You Yangs Landscape was featured in a segment on the ABC Sunday Arts program about painters and the You Yangs, which was broadcast in 2007.
2003 | solo clarinet | 4 minutes
Totenlied for solo clarinet was composed during April and May 2003 as part of the composer's contribution to the collaborative piece Conversations (see below).
Composed in May 2003, this solo clarinet work is named after a 1953 painting by Jackson Pollock that is currently exhibited at the Guggenheim Museum in New York.
A version for bass clarinet was composed in July 2003:
The Blackbird's Song of Peace
The Blackbird's Song of Peace for solo flute was composed in 2003, and is dedicated to the late Geoffrey Tozer, who was one of the finest pianists Australia has produced. He inspired the work's composition by supplying the composer with the opening 3 bars, an actual blackbird call that Tozer heard in Tasmania, in 1964. The music is based on a seven note scale extracted from the Blackbird's call, and the title also reflects the fact that composition of the work began on 20th March 2003, the first day of the U.S. invasion of Iraq.
The Blackbird's Song of Piece is available on CD at Move Records, performed by Italian flautist Luciano Tristaino of Trio Altrove 1.3
Interpolation for solo oboe was completed in September 2002, and composed for Jeffrey Crellin, principal oboist of the Melbourne Symphony, who gave the first performance at a concert in Elder Hall at the University of Adelaide on 18th October 2002.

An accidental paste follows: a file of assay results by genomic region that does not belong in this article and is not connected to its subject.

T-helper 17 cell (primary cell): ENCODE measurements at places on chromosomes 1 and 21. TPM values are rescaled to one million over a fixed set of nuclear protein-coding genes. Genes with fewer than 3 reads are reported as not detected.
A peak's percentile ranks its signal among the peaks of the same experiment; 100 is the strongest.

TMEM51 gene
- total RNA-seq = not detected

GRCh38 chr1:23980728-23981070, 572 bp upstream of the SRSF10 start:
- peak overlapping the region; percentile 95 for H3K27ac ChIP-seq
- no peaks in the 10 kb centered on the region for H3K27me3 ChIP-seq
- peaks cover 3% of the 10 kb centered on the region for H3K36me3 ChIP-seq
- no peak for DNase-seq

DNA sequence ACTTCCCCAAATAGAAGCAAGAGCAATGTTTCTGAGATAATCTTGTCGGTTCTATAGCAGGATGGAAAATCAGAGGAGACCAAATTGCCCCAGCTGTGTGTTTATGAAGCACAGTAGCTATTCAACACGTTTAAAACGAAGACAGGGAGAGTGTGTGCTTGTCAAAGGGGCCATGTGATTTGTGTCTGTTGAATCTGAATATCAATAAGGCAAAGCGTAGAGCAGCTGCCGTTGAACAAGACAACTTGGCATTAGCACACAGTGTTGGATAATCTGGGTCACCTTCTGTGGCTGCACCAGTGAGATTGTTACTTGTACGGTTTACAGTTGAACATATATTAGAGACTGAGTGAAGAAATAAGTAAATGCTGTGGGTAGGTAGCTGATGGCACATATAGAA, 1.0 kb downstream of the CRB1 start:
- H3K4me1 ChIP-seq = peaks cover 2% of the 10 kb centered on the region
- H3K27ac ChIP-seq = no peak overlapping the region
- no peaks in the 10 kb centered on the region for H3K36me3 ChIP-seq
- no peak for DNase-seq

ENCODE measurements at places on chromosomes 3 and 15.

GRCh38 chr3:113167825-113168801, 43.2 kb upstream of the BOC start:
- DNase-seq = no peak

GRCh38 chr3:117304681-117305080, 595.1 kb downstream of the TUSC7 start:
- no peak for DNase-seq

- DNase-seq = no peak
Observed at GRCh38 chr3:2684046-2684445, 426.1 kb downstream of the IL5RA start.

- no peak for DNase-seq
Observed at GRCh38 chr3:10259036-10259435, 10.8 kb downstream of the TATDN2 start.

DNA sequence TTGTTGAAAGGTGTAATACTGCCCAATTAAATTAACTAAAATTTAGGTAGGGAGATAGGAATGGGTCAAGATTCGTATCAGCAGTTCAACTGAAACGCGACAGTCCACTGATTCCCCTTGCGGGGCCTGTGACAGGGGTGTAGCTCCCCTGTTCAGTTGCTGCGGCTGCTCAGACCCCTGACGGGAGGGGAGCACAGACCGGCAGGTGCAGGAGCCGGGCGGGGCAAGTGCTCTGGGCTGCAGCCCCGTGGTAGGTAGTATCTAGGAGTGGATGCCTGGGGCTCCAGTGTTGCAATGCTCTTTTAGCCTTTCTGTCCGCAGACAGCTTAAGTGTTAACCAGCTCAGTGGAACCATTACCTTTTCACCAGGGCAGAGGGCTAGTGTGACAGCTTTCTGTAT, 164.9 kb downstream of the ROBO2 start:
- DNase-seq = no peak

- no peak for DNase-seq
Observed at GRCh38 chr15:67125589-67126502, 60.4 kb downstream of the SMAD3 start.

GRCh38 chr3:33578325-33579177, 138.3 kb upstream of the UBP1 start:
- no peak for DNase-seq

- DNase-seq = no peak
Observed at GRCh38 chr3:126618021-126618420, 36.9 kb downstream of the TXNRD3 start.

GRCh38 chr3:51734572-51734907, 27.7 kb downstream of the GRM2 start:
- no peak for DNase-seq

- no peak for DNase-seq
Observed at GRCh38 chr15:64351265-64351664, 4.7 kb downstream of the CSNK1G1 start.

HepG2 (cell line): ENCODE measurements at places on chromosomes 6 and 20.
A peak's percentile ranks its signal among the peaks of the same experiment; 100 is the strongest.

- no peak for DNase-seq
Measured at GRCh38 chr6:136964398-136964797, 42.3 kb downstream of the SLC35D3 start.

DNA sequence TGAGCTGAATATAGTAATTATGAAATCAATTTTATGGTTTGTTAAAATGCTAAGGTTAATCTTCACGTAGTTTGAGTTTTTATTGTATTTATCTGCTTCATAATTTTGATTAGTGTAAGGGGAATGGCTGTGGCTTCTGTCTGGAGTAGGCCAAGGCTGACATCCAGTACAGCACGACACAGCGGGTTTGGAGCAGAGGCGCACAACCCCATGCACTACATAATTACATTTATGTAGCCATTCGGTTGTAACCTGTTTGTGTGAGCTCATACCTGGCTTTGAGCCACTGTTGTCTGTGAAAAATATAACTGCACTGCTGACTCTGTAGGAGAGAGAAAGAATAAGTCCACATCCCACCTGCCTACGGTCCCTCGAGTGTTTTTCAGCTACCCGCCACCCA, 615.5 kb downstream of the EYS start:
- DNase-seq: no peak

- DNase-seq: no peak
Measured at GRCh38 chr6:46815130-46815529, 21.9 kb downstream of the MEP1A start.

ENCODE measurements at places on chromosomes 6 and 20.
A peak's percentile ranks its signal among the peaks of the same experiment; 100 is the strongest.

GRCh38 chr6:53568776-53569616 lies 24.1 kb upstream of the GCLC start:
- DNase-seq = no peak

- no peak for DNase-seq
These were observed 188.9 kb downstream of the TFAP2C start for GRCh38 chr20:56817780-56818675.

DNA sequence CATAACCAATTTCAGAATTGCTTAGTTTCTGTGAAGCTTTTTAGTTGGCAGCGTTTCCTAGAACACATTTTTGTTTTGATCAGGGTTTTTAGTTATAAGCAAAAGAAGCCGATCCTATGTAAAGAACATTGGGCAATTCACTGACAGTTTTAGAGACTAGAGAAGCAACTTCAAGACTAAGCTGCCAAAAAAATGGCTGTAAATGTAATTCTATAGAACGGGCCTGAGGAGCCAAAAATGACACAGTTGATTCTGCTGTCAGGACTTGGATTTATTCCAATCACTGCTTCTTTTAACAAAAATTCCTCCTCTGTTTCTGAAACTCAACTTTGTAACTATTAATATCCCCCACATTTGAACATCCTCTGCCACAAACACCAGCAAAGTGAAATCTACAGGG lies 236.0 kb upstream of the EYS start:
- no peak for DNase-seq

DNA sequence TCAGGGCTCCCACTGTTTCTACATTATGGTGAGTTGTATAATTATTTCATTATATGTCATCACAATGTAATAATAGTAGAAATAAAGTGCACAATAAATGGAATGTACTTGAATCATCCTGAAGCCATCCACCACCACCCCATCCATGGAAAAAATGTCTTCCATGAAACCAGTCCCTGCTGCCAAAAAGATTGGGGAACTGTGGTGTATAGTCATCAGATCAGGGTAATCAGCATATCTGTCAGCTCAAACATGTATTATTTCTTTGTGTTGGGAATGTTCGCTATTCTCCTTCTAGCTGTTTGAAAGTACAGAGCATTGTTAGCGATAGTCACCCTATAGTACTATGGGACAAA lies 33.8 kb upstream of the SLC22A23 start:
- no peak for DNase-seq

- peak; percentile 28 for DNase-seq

The title of the work refers to the inclusion, or "interpolation", of an anonymous theme from the Fitzwilliam Virginal Book of English keyboard works, "Alman." (a shortened form of Allemande), which appears in its original form in bars 14 to 21, and is subsequently varied and manipulated in a number of ways.
1998 | solo clarinet | 9 minutes
Elegies for solo clarinet was written in 1998 for Phillip Miechel, former principal clarinettist of the Melbourne Symphony, who premiered the work during a concert by the Australian Chamber Soloists, at the University of Melbourne on 13 September 1998.
Monologue for solo oboe was written for Jeffrey Crellin, principal oboist of the Melbourne Symphony, who gave the first performance on 16th September 1997 at the Australian National Academy of Music in Melbourne. Subsequent performances include those by Linda Walsh at the 1998 International Double Reed Society Conference in Arizona, US; a recording for ABC FM radio by Rainer Gibbons, and Kazimierz Dawidek in Belfast, 2003.
In June 2000 the composer undertook a substantial revision of the work, and this revised version was premiered by Jeffrey Crellin on July 25th 2000, during an Australia Pro Arte concert at Melba Hall.
Every Now and Then...
Every Now and Then... for solo bass clarinet was composed in 1983 for the renowned Dutch Bass Clarinetist Harry Sparnaay.
Harry was in residence at the Victorian College of the Arts that year, and along with a number of other composers I attended a workshop he gave. I was one of the last to arrive, and before taking my seat I gave him my score. To commence his workshop, without saying a word, Harry proceeded to perform my piece perfectly from sight! He subsequently made the current recording at the VCA studios on the 5th of April.